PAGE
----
Harry Manx
2003 Maple Blues
Award Winner:
Best Acoustic Act!

about Harry Manx

A personal approach
to the blues

By Derek Duffy
Reprinted from the Gulf Islands Driftwood

When Harry Manx performed at Talons Restaurant it was unlike any event that I have attended to date on Saltspring Island. It wasn't that the event itself was anything out of the ordinary but after just five minutes in the packed dining room it was clear that the audience was about to be privy to something very special.

For those who have neither heard nor seen Harry Manx perform, I would urge you to see this extremely talented and dedicated blues man before he takes off on a tour of Australia where he will be playing the festival circuit along with the likes of Taj Mahal and Ben Harper. Manx is no newcomer on the scene, it's just that he has only recently graced the west coast with his unique brand of blues. Up till now he has been around the globe, most recently studying and performing in India with Vishwa Mohan Bhatt.

From the first note Manx had the audience at Talons in the palm of his hand, playing some very fine slide to blues songs that were both old or original. It didn't matter. The treatment he gave them was completely new but showed that he had been a fine student of the masters while not emulating any of them.

Manx' approach to the genre of blues is a personal approach, the likes of which I have not heard since a young John Lee Hooker hit the scene some 60 years ago. I seriously did not think that there could be anything left to squeeze out of a music that has had so many interpreters but Manx brought a whole new meaning to it.

A fine stylist, Manx has a rapport that is confident and comfortable with not a sign of the inflated ego that can affect some performers. He started the night playing slide guitar and went on to give some stellar performances with the six-string banjo and the Mohan Veena, an Indian guitar-sitar.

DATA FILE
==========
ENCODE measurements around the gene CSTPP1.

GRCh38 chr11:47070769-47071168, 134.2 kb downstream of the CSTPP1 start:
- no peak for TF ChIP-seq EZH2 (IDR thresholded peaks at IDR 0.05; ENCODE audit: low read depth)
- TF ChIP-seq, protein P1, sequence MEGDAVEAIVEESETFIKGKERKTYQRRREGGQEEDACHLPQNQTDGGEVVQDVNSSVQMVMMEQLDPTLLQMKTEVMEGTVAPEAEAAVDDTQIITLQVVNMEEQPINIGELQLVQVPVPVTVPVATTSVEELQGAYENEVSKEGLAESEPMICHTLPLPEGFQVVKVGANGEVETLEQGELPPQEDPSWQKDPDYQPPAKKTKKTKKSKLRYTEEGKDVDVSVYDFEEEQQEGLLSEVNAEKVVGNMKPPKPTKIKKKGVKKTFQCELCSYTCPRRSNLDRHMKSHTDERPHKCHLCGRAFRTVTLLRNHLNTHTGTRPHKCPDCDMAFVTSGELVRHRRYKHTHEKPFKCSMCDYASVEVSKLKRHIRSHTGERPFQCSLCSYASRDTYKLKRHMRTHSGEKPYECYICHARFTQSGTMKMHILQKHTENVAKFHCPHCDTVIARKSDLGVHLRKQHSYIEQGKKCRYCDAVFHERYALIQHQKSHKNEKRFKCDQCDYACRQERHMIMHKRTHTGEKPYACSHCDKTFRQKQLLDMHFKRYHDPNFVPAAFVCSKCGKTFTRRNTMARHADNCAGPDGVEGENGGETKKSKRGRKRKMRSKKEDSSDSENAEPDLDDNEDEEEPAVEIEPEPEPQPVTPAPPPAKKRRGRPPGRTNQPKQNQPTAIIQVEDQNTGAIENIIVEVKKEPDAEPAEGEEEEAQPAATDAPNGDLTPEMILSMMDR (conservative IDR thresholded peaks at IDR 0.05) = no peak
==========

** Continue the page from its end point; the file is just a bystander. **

Manx explained the way in which the Veena was played, demonstrating with obvious delight the intricate sound produced when the top strings reflected harmonically with the numerous sympathetic strings. I don't pretend to understand the workings of the Veena but I can say the sound was heavenly, adding an ethereal quality to the concert.

The sound was superbly mixed and supplied by Jordie Sharp of Acoustic Planet.

thanks to SaltSpring Music


Harry Manx
Dog My Cat

cover has blue background, not as shown

RARE original release (before all the reprints)


Harry Manx was born on the Isle of Man but moved to Canada as a child. In the late 70s he returned to Europe where he worked festivals as a blues lap-slide guitarist and songwriter. Then it was on to Japan, where he lived and performed for 10 years.

While there, Manx came across a recording of an Indian slide-guitarist named V.M Bhatt. He contacted Bhatt and made arrangements to join him in India. For the next five years, Manx studied under Bhatt and travelled and performed with him.

Manx moved to Salt Spring Island in the spring of 2000 and in the summer recorded Dog My Cat, 14 tracks of Manx doing his one-man-band sound on the lap slide guitar, a sitar-guitar cross called a Mohan Veena, blues harp and vocals.

His songs are short stories that use the essence of blues and the depth of Indian ragas to draw you in. Manx captivates his audience wherever he performs, not only because he is an accomplished and skilled musician, but because he has a disarming stage presence and a self-deprecating sense of humour and quickly establishes a rapport with his listeners.

The Canadian Independent Music Awards honours Dog My Cat with the 2002 award for Best Blues Album of the Year!